Does Anyone in IT Truly Relax on Vacation?
Real getaways for IT pros? Not. Here's how IT managers manage themselves on vacation
Wed, July 24, 2013
One recent survey found that 67% of senior IT professionals are expected to be available during vacation, said TEKsystems, a staffing agency that conducted the research.
This percentage sounds low. Something in the range of 95% sounds more believable, but that's just a guesstimate based on telephone interviews and emails from some IT pros.
Everyone, it seems, does some work on vacation, unless they're joyriding with James Cameron 6.8 miles down into the cellphone signal-less depths of the Mariana Trench. On Mount Everest, at least, you can bring a satellite phone.
For IT pros such as Osvaldo de Lima, the CIO of ECOM Group, a 160-year-old multinational agriculture commodities trading and processing company, there is no escape from work, just accommodation.
De Lima keeps up with his emails, takes some calls, and says if he doesn't there will be too much waiting for him when he returns to the office. "[It is] to my own benefit," he said.
He will also delegate as much as possible. "Trust the team," de Lima said.
A vacation, nonetheless, says de Lima, still means he is not commuting to the office and is spending time with family. But you never fully put work aside. "That's the nature of our job; that's the profession that we chose," he said.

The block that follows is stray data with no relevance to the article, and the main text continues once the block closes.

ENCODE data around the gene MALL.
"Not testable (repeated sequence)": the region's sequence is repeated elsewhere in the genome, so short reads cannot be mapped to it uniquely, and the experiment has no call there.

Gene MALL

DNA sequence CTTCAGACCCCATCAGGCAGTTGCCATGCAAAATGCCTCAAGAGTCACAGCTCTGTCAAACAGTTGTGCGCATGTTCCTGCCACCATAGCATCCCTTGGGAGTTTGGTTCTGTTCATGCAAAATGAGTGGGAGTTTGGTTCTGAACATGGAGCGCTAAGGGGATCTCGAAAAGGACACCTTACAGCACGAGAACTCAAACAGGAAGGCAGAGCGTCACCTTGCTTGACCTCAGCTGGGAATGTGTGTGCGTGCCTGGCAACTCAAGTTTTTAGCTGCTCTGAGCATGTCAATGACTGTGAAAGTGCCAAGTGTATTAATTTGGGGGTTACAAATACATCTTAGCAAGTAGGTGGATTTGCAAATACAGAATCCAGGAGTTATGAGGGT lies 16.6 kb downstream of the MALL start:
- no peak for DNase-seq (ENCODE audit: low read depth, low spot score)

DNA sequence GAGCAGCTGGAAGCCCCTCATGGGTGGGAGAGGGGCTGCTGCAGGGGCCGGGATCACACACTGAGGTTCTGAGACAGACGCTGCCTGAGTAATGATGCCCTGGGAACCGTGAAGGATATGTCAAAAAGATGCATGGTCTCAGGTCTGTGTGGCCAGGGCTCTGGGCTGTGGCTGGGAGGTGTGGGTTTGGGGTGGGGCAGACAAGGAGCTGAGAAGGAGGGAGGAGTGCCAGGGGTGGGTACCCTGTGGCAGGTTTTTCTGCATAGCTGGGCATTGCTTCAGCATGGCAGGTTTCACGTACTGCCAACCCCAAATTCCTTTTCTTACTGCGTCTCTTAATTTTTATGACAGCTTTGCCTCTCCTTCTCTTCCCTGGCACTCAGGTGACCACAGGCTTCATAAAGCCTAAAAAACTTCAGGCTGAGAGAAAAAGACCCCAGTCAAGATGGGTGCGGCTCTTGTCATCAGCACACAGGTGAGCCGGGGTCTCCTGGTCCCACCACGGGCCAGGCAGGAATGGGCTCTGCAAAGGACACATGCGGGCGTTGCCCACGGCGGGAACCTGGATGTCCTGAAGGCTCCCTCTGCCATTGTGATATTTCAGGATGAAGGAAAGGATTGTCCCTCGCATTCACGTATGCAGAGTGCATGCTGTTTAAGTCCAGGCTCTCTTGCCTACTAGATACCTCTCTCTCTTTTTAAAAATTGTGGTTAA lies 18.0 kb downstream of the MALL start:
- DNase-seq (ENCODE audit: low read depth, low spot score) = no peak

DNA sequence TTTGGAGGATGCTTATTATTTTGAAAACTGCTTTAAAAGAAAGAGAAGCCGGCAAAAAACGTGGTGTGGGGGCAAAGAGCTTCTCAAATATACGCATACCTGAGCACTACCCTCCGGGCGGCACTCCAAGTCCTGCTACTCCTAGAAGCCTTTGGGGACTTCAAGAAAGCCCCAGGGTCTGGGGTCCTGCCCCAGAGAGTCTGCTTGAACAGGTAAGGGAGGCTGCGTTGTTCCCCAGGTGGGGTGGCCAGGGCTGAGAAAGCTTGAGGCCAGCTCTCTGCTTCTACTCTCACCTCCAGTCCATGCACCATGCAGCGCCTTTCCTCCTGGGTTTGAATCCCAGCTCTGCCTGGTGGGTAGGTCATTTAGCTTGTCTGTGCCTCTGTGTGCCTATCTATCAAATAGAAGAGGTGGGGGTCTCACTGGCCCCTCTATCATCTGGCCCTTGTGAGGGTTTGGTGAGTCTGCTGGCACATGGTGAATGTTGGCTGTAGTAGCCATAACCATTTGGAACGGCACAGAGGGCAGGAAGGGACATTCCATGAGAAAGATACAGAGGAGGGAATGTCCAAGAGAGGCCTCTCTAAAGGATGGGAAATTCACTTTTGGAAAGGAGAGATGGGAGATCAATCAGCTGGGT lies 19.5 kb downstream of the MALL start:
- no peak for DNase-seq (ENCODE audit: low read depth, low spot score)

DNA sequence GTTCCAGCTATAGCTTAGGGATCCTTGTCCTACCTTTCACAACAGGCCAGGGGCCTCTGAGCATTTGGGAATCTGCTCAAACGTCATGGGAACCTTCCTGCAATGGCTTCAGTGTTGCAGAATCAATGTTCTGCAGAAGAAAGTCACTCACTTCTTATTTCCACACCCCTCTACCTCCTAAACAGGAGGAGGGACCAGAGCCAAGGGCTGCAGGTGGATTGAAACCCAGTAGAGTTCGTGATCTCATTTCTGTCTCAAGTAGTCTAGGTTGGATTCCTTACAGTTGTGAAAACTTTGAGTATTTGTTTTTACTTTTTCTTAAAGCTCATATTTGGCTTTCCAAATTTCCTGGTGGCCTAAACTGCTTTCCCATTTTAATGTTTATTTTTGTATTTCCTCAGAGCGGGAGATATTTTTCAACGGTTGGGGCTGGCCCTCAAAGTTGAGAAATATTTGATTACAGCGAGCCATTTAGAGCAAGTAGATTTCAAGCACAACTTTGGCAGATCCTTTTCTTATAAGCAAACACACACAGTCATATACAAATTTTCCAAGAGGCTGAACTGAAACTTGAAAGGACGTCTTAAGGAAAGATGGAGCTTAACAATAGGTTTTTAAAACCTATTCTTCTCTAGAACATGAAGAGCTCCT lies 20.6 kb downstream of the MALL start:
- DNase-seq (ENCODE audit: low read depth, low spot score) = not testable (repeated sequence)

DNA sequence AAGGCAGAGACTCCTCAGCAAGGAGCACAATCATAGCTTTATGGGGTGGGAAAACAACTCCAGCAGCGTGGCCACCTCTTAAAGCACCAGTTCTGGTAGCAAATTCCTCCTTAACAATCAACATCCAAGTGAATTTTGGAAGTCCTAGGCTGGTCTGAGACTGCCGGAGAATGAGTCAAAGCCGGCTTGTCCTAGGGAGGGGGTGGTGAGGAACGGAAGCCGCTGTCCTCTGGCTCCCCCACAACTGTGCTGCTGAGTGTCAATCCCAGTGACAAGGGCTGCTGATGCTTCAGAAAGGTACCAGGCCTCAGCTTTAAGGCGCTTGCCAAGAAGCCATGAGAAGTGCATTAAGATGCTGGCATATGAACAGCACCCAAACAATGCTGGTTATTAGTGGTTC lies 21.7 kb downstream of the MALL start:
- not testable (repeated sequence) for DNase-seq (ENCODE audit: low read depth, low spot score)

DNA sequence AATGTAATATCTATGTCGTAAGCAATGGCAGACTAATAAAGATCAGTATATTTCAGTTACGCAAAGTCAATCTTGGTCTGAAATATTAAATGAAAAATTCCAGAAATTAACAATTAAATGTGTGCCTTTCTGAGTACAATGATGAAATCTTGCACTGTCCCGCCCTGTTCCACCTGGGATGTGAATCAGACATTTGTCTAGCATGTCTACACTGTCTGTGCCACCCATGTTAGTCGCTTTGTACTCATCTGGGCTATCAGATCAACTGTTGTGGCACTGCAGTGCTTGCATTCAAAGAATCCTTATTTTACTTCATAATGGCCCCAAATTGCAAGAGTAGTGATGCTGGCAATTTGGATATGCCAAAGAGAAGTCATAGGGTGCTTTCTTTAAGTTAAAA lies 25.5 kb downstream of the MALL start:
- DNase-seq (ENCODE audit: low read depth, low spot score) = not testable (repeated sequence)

Brian Kelley, the CIO of Portage County IT Services in Ravenna, Ohio, said, "Work will always impede upon my vacations to some degree." Similar to de Lima, Kelley says that checking on things makes the return from vacation easier.
"By managing some work while on vacation, I can rest assured that when I return to work catching up will not be a major headache nor require that I put in long days to do so," he said.
Simon Wieczner, president and CEO of Snowbound Software, which makes document viewer technology, said vacations are "worth it, despite the interruptions."
"My goal is just to minimize the family time disrupted and remember that it would have been worse not to take the vacation at all," he said.
About 54% of managers expect work will be accomplished by employees during a vacation, according to a Harris Interactive survey of nearly 2,100 adults last month, commissioned by Ricoh Americas.
Elizabeth Cogswell Baskin, the CEO and executive director at Tribe, an internal communications agency, said that many employees will stay connected unless they are encouraged to do otherwise.